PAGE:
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AARP Network of Age-Friendly Communities Tool Kit

Key Indicators of Community Priorities

Ways to identify and monitor progress

All communities participating in the AARP Network of Age-Friendly Communities are required to measure the progress being made against their plans by identifying and monitoring key indicators that reflect the priorities of the community.  

As with the initial assessment, it is important to determine which indicators should be used in order to establish baseline data.

An example of some indicators with data sources can be found in the MetLife Mature Market Institute report “Livable Community Indicators for Sustainable Aging in Place” (PDF).   

The following list of the eight World Health Organization livability domains includes suggestions for the types of characteristics that can be measured.

1. Outdoor spaces and buildings

A livable community has safe and accessible recreational facilities.

  • Access to parks and nature

  • Recreational facilities, such as public gyms, YMCAs or similar facilities with appropriate programming

  • The number of residents who are engaged in activities

  • An increased use of both parks and programming

2. Transportation

A livable community has safe and affordable modes of private and public transportation.

  • A variety of accessible transportation modes, such as public transit and bike paths

  • Affordable transit options

  • The availability of specialized transit services

  • The availability of safe and secure walking areas

  • A reduction in traffic and pedestrian fatalities

  • An AARP Complete Streets ordinance is in place and/or the implementation of AARP Complete Streets projects

  • Car share and bicycle share programs

3. Housing

A livable community has a wide range of housing options for older residents, the ability to age in place and other home modification programs.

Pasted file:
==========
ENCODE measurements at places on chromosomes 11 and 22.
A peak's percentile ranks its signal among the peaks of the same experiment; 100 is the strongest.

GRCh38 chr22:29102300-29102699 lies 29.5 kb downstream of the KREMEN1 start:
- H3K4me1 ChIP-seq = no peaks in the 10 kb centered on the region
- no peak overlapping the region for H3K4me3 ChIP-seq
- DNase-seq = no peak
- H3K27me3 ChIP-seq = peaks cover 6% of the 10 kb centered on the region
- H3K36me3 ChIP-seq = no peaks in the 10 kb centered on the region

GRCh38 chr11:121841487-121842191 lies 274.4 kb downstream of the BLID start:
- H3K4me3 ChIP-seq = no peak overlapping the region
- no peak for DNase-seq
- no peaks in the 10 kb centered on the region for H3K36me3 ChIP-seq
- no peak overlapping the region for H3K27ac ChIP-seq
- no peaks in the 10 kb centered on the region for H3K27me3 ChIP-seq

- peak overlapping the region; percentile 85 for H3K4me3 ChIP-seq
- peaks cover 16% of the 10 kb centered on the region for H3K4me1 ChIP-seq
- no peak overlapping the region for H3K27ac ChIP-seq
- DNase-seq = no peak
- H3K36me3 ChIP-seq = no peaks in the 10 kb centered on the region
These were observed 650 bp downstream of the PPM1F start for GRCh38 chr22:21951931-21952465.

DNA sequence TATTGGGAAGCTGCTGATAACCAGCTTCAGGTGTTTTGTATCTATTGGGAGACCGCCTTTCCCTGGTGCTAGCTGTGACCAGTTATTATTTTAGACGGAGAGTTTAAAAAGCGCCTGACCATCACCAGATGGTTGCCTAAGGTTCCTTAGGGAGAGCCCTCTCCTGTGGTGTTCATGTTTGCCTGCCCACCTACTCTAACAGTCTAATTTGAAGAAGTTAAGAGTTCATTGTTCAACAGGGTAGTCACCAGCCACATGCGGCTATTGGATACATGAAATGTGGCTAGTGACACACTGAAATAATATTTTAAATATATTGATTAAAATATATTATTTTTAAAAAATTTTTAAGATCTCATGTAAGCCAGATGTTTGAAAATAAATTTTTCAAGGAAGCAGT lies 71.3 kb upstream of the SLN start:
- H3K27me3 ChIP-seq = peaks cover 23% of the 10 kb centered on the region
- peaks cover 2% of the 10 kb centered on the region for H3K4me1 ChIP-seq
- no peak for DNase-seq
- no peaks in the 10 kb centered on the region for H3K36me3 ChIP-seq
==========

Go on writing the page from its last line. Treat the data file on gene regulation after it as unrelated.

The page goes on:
• The availability of affordable and accessible housing in a variety of housing types

  • Housing located near transit

  • Housing policies that allow for affordable dwelling units (ADUs) or similar options

  • The percentage of universally designed units

  • Median housing price for ownership or rent

  • The number, availability and affordability of assisted living or other types of facilities

  • The development of naturally occurring retirement communities (NORCs) or villages

  • The implementation or development of universal design ordinances

(Note: The first three domains can be combined to become a single, overall Built Environment domain.)

4. Social participation

A livable community provides access to leisure and cultural activities, and opportunities for older residents to participate in social and civic activities with their peers as well as with younger people.

  • The number of cultural organizations and institutions (museums, theaters, etc.) and the availability of programming

  • Financial support through government, non-profit or other types of funding

  • Libraries and associated services

  • Houses of worship

5. Respect and social inclusion

A livable community promotes ethnic and cultural diversity as well as multigenerational interaction and dialogue.

  • Age-friendly businesses that provide access to restrooms, benches or areas for resting

  • Caregiver support groups, caregiver respite programs, adult day care programs

  • The percentage of age 65+ people who live alone

The Tool Kit

Small town main street. Livable Communities.

An age-friendly community is a livable community for people of all ages. — Getty

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